August 17, 2014

Database Development: Comparing Python and Java ORM Performance
I have a good deal of experience with Java, which helped me in getting the Java ORM working, but a beginner might not be able to get past the setup difficulties. However, having used and written about both languages, I should note that despite these occasional difficulties my preference would generally be to use Java. Why? Well, Java is a proven technology; out of the box, Java is structured, secure, strongly typed, and thread-safe. Anyway, that's enough grumbling. Let's see how to set up some ORM code in these two languages.

Parallel-lazy Performance: Java 8 vs Scala vs GS Collections
Sponsored by Goldman Sachs. Java 8 has Streams, Scala has parallel collections, and GS Collections has ParallelIterables. Since we use parallelism to achieve better performance, it's interesting to ask: how well do they perform? We'll look at how these three APIs work with a critical eye toward performance. We'll also look at common performance pitfalls. Listen to Craig Motlin, the technical lead for GS Collections, a full-featured open-source Collections library for Java and the author of the framework's parallel, lazy API

MaxClients in Apache and its effect on Tomcat during Full GC
Let's see how the MaxClients option in Apache affects the system when Full GC has occurred in Tomcat. Most developers know that "stop the world (STW) phenomenon" occurs when GC has occurred in Java (for more refer to Understanding Java Garbage Collection). In particular, Java developers at NHN may have experienced faults caused by GC-related issues in Tomcat. Because Java Virtual Machine (JVM) manages the memory, Java-based systems cannot be free of the STW phenomenon caused by GC. Several times a day, GC occurs in services you have developed and currently operate. In this situation, even if TTS caused by faults does not occur, services may return unexpected 503 errors to users.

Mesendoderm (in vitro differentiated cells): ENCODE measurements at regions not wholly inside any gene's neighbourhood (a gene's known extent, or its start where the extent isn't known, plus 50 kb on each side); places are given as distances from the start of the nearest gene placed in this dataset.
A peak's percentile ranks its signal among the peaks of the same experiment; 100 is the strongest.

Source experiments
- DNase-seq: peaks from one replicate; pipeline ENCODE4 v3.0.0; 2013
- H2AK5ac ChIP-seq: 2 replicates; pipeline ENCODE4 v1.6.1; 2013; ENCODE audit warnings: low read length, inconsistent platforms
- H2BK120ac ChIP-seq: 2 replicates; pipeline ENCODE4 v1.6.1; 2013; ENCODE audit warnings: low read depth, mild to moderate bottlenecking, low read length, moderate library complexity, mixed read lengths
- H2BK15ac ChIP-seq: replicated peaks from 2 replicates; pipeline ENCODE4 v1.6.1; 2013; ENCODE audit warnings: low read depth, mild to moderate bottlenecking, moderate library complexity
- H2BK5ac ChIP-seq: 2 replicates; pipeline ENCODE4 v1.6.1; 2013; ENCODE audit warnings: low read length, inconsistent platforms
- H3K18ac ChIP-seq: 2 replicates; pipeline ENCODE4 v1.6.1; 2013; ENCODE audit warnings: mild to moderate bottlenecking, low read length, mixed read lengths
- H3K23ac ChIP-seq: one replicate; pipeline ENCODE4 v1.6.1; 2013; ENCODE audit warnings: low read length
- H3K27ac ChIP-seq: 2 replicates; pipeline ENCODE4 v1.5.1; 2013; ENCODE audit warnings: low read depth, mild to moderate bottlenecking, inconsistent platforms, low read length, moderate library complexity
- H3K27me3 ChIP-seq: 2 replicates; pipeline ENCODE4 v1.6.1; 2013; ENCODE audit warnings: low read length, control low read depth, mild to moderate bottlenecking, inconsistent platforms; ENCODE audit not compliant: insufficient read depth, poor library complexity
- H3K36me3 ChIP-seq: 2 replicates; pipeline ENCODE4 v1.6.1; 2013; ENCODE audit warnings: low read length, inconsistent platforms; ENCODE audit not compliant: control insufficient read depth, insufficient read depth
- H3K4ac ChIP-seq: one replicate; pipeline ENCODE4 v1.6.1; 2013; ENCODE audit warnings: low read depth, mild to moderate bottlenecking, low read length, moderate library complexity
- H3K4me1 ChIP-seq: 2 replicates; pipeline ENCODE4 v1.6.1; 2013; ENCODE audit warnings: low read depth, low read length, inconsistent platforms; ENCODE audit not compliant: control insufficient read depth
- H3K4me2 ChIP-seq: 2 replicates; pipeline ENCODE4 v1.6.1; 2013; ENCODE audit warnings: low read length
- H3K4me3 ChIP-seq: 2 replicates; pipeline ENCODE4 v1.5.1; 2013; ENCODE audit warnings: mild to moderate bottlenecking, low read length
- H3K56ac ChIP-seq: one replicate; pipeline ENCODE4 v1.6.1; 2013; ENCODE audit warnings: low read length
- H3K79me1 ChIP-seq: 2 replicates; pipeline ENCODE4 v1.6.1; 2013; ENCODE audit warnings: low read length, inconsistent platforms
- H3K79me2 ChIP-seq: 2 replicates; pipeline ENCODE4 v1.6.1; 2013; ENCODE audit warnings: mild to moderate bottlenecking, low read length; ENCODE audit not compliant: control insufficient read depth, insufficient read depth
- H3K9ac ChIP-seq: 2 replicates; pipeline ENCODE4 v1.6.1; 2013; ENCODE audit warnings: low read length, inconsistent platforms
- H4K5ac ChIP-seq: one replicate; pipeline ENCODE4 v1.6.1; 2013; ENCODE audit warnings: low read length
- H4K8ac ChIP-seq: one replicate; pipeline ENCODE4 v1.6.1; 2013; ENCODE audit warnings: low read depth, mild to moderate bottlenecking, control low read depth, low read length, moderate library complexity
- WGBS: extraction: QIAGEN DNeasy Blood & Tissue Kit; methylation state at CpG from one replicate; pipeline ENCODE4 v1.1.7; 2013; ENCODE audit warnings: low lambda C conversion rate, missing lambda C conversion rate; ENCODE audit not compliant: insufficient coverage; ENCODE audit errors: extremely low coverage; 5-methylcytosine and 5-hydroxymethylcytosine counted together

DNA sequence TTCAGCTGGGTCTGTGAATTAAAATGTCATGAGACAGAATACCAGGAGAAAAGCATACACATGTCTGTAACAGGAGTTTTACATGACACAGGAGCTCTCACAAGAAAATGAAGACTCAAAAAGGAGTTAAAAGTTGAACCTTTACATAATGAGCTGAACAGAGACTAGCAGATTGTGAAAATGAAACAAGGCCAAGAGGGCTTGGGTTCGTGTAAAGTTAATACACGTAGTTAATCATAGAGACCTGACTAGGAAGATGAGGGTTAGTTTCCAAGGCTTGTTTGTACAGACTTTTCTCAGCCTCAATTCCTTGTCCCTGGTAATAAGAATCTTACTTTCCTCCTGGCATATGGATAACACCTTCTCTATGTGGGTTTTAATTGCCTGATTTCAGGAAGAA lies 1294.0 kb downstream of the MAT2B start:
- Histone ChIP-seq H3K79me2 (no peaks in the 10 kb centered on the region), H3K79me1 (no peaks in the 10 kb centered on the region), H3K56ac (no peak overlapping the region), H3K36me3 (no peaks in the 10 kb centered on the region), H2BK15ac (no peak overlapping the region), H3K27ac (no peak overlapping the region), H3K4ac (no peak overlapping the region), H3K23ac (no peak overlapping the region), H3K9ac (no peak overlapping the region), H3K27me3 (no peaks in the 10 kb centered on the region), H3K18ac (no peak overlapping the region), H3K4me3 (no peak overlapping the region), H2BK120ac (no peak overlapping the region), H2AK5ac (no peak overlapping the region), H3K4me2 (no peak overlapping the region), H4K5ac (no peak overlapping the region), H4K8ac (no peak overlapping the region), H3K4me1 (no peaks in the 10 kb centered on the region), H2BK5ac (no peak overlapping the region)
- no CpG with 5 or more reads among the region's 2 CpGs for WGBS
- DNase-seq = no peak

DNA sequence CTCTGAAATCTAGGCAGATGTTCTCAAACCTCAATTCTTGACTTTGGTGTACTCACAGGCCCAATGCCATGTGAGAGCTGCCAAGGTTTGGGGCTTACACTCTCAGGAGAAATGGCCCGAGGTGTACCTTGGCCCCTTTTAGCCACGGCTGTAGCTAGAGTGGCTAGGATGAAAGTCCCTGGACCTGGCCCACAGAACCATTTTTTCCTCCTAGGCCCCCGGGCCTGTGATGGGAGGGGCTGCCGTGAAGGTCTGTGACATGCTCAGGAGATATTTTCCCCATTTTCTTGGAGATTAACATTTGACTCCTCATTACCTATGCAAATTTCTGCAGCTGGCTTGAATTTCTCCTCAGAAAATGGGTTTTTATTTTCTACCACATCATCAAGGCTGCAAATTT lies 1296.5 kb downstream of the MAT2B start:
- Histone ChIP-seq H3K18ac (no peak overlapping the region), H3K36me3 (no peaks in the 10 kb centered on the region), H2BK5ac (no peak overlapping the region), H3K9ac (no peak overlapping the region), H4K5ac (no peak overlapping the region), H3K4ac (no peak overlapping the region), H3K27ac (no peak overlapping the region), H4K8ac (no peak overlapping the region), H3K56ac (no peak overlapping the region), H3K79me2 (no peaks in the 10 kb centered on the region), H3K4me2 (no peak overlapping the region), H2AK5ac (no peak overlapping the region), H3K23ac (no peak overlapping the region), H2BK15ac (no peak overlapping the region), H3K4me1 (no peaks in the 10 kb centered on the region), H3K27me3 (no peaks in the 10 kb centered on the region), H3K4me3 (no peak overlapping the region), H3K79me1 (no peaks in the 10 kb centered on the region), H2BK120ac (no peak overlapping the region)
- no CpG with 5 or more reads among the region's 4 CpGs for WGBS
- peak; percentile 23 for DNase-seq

Performance Comparison of Virtual Machines and Linux Containers
The results show that Docker equals or exceeds KVM performance in every case tested. For CPU and memory performance KVM and Docker introduce a measurable but negligible overhead, although for I/O intensive applications both require tuning. Docker performance degrades when using files stored in AUFS, compared to using volumes, that have better performance. A volume is a specially-designated directory within one or more containers that bypasses the union file system, so it does not have the overhead that the storage backends may have. The default AUFS backend causes significant I/O overhead specially when using many layers and deep nested directory hierarchies.

Getting Serious About IPv6 – Go Big or Go Home
Think carefully before you just start shutting off IPv6. Remember, it is enabled and preferred and if your existing production network is using IPv6 for some of its network traffic you will have a production outage while you disable IPv6. Furthermore, you might not even know all the applications that ARE using IPv6, have fun troubleshooting that one. Even after you think you have turned off IPv6 on your equipment, how often do you actually audit and check to see if it is running? Does it get re-enabled with OS patches and updates? What about third party equipment that runs on your network or wireless/wired guest network?

Pattern Recognition Algorithm Recognizes When Drivers Are on the Phone